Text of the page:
The volume of the device in the flat-plate geometry is directly proportional to the inverse of the channel height. However, fluid has to flow through a smaller gap, which rapidly increases the drag force (shear stress) imparted by the flow on the cells. Our recent data suggest that albumin and urea synthesis decreases significantly at shear stresses >5 dy/cm2.56 To reduce the deleterious effects of high shear, it may be possible to use grooved surfaces as previously done for blood cells.57, 58 Cells lodge inside the grooves where they are less exposed to the shear stress, which allows for faster flow without causing cell damage. The grooves may on the other hand significantly increase the fluid hold-up volume.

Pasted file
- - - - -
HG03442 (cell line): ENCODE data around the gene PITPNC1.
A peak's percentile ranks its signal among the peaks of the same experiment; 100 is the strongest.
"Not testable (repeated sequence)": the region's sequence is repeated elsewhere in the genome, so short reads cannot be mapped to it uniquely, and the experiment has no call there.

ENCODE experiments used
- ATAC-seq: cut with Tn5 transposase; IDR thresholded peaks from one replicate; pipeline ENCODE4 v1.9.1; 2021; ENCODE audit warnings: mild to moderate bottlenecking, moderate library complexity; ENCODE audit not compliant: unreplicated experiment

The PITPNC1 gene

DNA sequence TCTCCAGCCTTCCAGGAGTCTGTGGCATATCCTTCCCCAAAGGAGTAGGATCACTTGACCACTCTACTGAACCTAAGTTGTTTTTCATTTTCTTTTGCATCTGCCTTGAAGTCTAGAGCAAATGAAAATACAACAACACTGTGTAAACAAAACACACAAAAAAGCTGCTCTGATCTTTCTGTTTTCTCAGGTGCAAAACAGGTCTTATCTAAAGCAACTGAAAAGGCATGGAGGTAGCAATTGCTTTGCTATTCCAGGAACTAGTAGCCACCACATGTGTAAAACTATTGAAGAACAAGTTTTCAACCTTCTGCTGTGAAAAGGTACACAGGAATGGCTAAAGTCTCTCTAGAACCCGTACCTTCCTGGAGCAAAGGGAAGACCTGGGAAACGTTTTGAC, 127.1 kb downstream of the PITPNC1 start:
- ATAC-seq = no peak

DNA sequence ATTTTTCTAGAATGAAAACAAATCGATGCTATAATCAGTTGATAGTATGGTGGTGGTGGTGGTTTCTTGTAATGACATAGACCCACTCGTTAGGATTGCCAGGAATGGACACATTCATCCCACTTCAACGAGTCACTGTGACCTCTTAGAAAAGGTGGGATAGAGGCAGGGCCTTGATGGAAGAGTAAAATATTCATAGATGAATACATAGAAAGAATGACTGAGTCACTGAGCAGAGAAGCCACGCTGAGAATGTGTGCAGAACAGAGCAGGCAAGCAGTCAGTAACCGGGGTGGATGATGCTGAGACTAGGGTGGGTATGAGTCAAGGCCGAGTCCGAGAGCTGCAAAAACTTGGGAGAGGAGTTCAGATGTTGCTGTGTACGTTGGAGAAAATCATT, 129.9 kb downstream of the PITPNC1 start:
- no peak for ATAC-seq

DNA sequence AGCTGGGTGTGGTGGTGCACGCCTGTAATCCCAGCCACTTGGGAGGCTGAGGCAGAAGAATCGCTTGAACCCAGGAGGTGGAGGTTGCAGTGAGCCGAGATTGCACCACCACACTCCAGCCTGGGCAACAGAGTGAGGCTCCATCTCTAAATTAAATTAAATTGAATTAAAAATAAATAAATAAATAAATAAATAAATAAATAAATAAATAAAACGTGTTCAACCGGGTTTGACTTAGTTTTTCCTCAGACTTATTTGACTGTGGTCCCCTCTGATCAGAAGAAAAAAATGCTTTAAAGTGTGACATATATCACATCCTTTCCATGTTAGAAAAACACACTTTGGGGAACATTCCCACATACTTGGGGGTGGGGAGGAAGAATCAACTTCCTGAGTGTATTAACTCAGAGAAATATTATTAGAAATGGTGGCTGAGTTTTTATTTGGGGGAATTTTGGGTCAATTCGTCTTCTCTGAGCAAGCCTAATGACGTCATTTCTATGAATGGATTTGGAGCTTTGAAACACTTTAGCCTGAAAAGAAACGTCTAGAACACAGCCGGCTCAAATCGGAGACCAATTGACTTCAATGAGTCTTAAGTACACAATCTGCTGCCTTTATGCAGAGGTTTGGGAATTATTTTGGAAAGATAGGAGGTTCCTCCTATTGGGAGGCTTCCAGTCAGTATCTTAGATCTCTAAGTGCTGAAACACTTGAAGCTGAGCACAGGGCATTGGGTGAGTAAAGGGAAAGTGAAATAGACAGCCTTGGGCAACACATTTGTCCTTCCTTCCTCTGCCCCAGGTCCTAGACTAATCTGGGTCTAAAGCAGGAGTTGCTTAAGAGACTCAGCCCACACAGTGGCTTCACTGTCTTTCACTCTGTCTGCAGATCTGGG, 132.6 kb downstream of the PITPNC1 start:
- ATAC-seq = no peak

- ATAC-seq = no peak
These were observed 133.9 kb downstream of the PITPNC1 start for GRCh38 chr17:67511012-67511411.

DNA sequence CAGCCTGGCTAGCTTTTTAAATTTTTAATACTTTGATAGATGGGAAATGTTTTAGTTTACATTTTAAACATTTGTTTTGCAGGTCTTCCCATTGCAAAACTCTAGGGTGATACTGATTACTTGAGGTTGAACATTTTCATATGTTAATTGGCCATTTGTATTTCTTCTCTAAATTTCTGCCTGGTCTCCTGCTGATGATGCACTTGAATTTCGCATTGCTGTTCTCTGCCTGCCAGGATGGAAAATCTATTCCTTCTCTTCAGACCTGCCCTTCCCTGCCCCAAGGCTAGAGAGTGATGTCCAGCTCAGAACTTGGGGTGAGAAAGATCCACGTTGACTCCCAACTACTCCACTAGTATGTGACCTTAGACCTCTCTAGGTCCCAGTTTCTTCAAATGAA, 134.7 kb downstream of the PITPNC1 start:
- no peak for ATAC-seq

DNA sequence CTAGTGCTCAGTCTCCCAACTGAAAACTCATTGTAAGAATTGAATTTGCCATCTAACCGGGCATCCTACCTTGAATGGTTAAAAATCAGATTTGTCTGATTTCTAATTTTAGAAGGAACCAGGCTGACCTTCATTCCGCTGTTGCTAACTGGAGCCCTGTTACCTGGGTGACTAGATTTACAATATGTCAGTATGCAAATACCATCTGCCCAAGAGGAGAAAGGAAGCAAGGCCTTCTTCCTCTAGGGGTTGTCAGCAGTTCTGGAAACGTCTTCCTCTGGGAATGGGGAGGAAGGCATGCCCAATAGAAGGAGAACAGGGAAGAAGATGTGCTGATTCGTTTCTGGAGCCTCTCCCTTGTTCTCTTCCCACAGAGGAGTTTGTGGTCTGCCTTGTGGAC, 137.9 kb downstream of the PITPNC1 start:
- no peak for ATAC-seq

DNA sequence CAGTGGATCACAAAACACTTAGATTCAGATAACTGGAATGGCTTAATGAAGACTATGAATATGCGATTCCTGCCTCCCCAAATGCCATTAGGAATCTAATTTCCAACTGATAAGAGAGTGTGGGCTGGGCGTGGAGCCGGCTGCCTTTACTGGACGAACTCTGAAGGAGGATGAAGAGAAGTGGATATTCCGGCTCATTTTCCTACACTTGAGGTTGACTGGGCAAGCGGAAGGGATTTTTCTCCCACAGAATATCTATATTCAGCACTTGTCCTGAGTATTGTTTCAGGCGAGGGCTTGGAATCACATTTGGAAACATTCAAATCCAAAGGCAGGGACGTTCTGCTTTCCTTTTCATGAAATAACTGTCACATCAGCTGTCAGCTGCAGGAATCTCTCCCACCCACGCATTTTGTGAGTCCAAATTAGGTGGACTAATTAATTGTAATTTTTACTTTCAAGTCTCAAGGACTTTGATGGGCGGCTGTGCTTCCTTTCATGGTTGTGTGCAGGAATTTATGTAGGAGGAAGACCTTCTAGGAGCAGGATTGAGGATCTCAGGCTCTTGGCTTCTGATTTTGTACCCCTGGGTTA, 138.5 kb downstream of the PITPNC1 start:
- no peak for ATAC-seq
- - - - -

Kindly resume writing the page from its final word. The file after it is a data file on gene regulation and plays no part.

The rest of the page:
In an attempt to provide to cells adequate oxygenation and protection from shear in perfused bioreactors, De Bartolo et al. incorporated two membranes into the flat-plate geometry.53 The first membrane is gas-permeable and minimizes the oxygen transport limitations in the system. The second membrane separates cells from plasma and adds a significant barrier to the transport of protein-bound toxins that need to be processed by the cells.46 Others have reported the design of a radial flow bioreactor with an internal membrane oxygenator for the culture of hematopoietic cells.59 Based on a theoretical analysis, the proposed design would have removed oxygen transport limitations in the bioreactor, but no experimental data were shown. Recently, we developed a flat-plate microchannel bioreactor where cells directly contact the circulating medium.56, 60 The channel is closed by a gas-permeable membrane on one surface, which decouples oxygen transport from the flow rate in the device. Comparing this with a similar flat-plate design where a nonpermeable glass surface is substituted to the membrane, we showed that internal membrane oxygenation removes the oxygen limitations that occur at low volumetric flow rates.61